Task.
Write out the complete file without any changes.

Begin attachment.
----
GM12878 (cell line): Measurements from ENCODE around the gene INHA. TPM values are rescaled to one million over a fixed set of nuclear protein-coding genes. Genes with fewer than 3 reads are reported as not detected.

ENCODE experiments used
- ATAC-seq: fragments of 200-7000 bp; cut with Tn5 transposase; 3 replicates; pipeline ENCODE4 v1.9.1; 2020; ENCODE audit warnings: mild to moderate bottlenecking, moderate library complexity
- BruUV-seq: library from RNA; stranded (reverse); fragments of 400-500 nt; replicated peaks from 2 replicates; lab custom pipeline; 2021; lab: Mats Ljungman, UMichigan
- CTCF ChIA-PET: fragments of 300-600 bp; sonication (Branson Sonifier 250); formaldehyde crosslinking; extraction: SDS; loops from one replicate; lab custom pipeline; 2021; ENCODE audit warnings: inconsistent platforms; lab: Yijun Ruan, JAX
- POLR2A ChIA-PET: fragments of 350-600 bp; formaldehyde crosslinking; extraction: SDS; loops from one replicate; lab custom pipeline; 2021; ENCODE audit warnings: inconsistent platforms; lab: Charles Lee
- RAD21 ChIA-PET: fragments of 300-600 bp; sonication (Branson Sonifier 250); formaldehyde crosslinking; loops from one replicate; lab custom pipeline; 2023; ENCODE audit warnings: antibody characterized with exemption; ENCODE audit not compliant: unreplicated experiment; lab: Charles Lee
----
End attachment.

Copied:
GM12878 (cell line): Measurements from ENCODE around the gene INHA. TPM values are rescaled to one million over a fixed set of nuclear protein-coding genes. Genes with fewer than 3 reads are reported as not detected.

ENCODE experiments used
- ATAC-seq: fragments of 200-7000 bp; cut with Tn5 transposase; 3 replicates; pipeline ENCODE4 v1.9.1; 2020; ENCODE audit warnings: mild to moderate bottlenecking, moderate library complexity
- BruUV-seq: library from RNA; stranded (reverse); fragments of 400-500 nt; replicated peaks from 2 replicates; lab custom pipeline; 2021; lab: Mats Ljungman, UMichigan
- CTCF ChIA-PET: fragments of 300-600 bp; sonication (Branson Sonifier 250); formaldehyde crosslinking; extraction: SDS; loops from one replicate; lab custom pipeline; 2021; ENCODE audit warnings: inconsistent platforms; lab: Yijun Ruan, JAX
- POLR2A ChIA-PET: fragments of 350-600 bp; formaldehyde crosslinking; extraction: SDS; loops from one replicate; lab custom pipeline; 2021; ENCODE audit warnings: inconsistent platforms; lab: Charles Lee
- RAD21 ChIA-PET: fragments of 300-600 bp; sonication (Branson Sonifier 250); formaldehyde crosslinking; loops from one replicate; lab custom pipeline; 2023; ENCODE audit warnings: antibody characterized with exemption; ENCODE audit not compliant: unreplicated experiment; lab: Charles Lee